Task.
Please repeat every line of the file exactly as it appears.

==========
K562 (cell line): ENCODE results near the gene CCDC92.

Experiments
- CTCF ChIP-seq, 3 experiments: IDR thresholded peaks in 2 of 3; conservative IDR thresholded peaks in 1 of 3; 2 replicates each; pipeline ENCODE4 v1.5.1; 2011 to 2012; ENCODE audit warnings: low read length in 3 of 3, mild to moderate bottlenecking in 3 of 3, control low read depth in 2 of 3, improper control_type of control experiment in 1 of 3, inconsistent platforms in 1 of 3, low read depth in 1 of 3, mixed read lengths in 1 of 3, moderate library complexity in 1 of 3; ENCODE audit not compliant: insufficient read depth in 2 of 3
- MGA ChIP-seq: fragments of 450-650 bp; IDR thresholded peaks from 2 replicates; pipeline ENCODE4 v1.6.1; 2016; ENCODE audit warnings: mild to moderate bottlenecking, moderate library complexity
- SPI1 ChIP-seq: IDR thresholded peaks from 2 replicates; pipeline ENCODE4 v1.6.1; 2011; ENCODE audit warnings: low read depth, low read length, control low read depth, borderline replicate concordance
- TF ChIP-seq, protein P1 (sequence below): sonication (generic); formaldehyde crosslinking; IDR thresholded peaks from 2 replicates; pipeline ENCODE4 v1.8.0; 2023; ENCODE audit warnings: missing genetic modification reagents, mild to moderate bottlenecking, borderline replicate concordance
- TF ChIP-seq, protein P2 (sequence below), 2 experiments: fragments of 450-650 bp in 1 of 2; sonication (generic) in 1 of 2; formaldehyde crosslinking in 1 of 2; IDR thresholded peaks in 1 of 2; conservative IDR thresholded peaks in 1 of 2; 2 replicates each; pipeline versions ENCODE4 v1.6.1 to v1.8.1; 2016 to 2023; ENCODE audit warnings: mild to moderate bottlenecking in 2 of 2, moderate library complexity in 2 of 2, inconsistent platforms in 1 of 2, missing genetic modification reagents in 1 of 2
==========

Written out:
K562 (cell line): ENCODE results near the gene CCDC92.

Experiments
- CTCF ChIP-seq, 3 experiments: IDR thresholded peaks in 2 of 3; conservative IDR thresholded peaks in 1 of 3; 2 replicates each; pipeline ENCODE4 v1.5.1; 2011 to 2012; ENCODE audit warnings: low read length in 3 of 3, mild to moderate bottlenecking in 3 of 3, control low read depth in 2 of 3, improper control_type of control experiment in 1 of 3, inconsistent platforms in 1 of 3, low read depth in 1 of 3, mixed read lengths in 1 of 3, moderate library complexity in 1 of 3; ENCODE audit not compliant: insufficient read depth in 2 of 3
- MGA ChIP-seq: fragments of 450-650 bp; IDR thresholded peaks from 2 replicates; pipeline ENCODE4 v1.6.1; 2016; ENCODE audit warnings: mild to moderate bottlenecking, moderate library complexity
- SPI1 ChIP-seq: IDR thresholded peaks from 2 replicates; pipeline ENCODE4 v1.6.1; 2011; ENCODE audit warnings: low read depth, low read length, control low read depth, borderline replicate concordance
- TF ChIP-seq, protein P1 (sequence below): sonication (generic); formaldehyde crosslinking; IDR thresholded peaks from 2 replicates; pipeline ENCODE4 v1.8.0; 2023; ENCODE audit warnings: missing genetic modification reagents, mild to moderate bottlenecking, borderline replicate concordance
- TF ChIP-seq, protein P2 (sequence below), 2 experiments: fragments of 450-650 bp in 1 of 2; sonication (generic) in 1 of 2; formaldehyde crosslinking in 1 of 2; IDR thresholded peaks in 1 of 2; conservative IDR thresholded peaks in 1 of 2; 2 replicates each; pipeline versions ENCODE4 v1.6.1 to v1.8.1; 2016 to 2023; ENCODE audit warnings: mild to moderate bottlenecking in 2 of 2, moderate library complexity in 2 of 2, inconsistent platforms in 1 of 2, missing genetic modification reagents in 1 of 2